Medical marijuana was legalized in Delaware in 2011, and now cannabis consumers want state leaders to consider legalizing the drug for personal use.
“We have decades of misinformation, the propaganda model has been rampant in this country for over 70 years,” said Zoe Patchell, spokeswoman for the National Organization for the Reform of Marijuana.
Patchell is among those in Delaware who are lobbying lawmakers to create legislation that would allow adults to legally purchase and consume marijuana. Supporters argue that the drug is natural, safe and less harmful than alcohol.
To date, both Colorado and Washington have legalized marijuana for recreational use. Colorado is expected to receive $67 million in tax revenue and licensing fees this year.
“Cannabis is the must used illicit drug in the world,” said Patchell. “It creates significant economic revenue. Where do you want that money going? Do you want it going to the gangs and the cartels that use the money for firearms or do you want it going into the states and communities?”
Seventeen states and the District of Columbia have eased up on marijuana users, ending jail time for those caught holding small amounts of the drug.
According to statistics provided by NORML, Delaware has the 12th highest arrest rate for marijuana possession, and has one of the harshest personal-use penalties in the nation.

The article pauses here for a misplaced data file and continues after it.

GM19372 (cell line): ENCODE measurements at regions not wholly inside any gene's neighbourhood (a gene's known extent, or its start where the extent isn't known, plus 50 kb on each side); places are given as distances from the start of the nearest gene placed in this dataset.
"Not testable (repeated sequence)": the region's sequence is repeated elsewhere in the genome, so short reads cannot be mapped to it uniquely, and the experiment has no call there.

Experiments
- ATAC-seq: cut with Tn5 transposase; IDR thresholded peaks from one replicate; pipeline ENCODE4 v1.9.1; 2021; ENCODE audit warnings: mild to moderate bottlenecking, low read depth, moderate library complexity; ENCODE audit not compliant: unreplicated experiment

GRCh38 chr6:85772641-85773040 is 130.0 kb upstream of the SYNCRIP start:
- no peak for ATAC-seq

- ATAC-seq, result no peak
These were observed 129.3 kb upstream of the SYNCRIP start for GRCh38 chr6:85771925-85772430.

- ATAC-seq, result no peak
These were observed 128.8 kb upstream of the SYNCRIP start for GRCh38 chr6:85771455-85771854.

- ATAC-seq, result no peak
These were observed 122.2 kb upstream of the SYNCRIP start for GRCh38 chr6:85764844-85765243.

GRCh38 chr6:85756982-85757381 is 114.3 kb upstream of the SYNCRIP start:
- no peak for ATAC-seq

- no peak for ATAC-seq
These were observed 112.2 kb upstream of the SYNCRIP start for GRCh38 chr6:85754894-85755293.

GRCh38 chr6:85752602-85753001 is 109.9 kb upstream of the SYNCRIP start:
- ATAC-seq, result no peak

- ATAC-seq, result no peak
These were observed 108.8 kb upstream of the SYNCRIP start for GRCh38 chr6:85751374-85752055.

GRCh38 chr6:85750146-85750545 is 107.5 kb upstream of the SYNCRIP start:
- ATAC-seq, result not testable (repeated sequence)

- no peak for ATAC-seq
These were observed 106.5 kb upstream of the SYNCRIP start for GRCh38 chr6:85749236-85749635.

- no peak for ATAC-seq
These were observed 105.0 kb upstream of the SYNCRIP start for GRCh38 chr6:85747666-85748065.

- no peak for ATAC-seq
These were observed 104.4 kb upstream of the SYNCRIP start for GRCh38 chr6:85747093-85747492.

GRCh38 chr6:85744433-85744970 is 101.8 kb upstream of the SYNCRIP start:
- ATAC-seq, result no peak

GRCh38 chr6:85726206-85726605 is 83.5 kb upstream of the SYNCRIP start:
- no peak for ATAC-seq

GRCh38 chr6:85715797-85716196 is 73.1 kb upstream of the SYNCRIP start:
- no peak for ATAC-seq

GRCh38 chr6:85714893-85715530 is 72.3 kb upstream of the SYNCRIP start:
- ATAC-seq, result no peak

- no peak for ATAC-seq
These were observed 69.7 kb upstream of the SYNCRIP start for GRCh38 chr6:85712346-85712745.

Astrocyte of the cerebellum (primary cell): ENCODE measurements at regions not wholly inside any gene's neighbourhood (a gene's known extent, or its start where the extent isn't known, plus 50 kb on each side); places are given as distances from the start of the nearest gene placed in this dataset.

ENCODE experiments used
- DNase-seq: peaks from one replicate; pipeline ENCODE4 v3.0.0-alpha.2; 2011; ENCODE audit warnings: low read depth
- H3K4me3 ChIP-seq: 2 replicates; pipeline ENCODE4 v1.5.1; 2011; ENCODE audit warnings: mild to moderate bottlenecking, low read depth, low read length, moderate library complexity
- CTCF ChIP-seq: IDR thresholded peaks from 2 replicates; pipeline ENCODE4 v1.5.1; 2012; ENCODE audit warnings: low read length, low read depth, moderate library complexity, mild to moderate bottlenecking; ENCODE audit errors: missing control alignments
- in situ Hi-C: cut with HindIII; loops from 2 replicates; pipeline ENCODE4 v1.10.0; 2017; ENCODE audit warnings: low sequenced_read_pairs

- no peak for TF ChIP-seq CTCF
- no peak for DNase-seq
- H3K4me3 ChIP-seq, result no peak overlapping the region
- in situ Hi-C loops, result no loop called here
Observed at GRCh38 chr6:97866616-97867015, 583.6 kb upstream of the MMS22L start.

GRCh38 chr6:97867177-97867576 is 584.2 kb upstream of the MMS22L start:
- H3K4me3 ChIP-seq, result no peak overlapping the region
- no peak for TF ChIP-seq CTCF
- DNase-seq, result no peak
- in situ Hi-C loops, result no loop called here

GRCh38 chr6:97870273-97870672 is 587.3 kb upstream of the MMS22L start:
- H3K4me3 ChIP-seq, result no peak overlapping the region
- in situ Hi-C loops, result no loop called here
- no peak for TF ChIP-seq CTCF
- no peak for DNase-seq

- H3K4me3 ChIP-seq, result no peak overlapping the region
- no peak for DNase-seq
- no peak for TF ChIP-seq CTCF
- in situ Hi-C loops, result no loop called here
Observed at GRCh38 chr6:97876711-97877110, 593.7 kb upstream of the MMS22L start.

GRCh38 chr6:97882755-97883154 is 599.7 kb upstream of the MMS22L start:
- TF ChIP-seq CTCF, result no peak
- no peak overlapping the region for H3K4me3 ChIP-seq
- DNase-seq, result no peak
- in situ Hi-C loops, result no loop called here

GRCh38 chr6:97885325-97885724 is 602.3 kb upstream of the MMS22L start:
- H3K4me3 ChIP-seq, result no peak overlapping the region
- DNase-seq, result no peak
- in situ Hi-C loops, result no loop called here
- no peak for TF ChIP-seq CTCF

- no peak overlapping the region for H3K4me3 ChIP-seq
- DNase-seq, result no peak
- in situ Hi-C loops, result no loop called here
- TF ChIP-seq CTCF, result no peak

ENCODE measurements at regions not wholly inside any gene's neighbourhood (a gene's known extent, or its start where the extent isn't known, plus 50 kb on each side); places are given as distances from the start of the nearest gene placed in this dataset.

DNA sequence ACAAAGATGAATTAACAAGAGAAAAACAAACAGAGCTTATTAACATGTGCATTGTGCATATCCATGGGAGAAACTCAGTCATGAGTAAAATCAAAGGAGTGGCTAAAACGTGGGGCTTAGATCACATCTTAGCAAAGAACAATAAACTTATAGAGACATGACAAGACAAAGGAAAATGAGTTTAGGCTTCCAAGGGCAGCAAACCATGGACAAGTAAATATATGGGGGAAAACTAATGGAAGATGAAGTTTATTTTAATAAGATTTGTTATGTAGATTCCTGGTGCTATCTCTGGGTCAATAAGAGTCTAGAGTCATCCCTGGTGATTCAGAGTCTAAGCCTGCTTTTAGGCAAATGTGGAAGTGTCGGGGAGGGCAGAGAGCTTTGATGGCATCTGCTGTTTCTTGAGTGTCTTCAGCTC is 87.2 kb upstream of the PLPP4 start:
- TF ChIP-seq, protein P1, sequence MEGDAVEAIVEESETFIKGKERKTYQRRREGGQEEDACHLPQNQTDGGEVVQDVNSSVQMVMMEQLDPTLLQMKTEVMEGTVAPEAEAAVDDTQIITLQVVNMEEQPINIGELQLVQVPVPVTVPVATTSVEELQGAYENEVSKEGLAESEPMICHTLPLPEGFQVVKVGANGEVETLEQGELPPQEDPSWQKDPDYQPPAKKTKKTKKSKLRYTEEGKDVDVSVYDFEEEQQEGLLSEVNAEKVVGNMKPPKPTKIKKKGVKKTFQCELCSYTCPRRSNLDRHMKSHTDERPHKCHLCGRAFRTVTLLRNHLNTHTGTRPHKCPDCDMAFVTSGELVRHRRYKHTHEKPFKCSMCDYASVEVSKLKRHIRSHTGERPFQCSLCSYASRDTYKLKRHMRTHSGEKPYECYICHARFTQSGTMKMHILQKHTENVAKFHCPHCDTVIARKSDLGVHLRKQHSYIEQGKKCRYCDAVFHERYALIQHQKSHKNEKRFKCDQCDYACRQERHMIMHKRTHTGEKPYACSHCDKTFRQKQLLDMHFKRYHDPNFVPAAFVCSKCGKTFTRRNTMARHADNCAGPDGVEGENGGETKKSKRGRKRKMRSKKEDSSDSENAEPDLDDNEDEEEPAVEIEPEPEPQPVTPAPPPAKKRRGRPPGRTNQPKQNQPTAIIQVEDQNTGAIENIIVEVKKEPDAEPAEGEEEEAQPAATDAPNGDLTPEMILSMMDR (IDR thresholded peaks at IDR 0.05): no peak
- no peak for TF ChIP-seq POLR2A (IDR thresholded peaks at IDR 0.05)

“A single joint is a Class B misdemeanor and can result to up to three months in jail and can result in a $1,000 fine,” Patchell explained.
She added that 47 percent of all drug arrests in Delaware are marijuana-related and that Delaware spends more than $13 million per year prosecuting non-violent cannabis possession cases.
“That’s a lot of misplaced manpower and misplaced resources,” Patchell said.
68 percent of Delawareans in support
A recent poll commissioned by the Marijuana Policy Project found that 68 percent of Delawareans support removing criminal penalties for marijuana possession.
Despite this suggestion of support, Gov. Jack Markell has indicated that he is not in a hurry to rush any marijuana legislation.
“Colorado and Washington are going forward, everybody from across the country can keep an eye out. I have no idea what the unintended consequences might be,” Markell said during an interview on WHYY’s Radio Times in February. “Maybe there won’t be any, maybe there will, but I don’t feel sufficiently confident in understanding what could happen to say it might be a good thing in Delaware.”
Since passing the medical marijuana law in 2011, the state has issued a few dozen medical marijuana ID cards to patients who qualify. However, the locations where individuals could purchase the drug, known as “compassion centers,” have not yet opened due to federal roadblocks.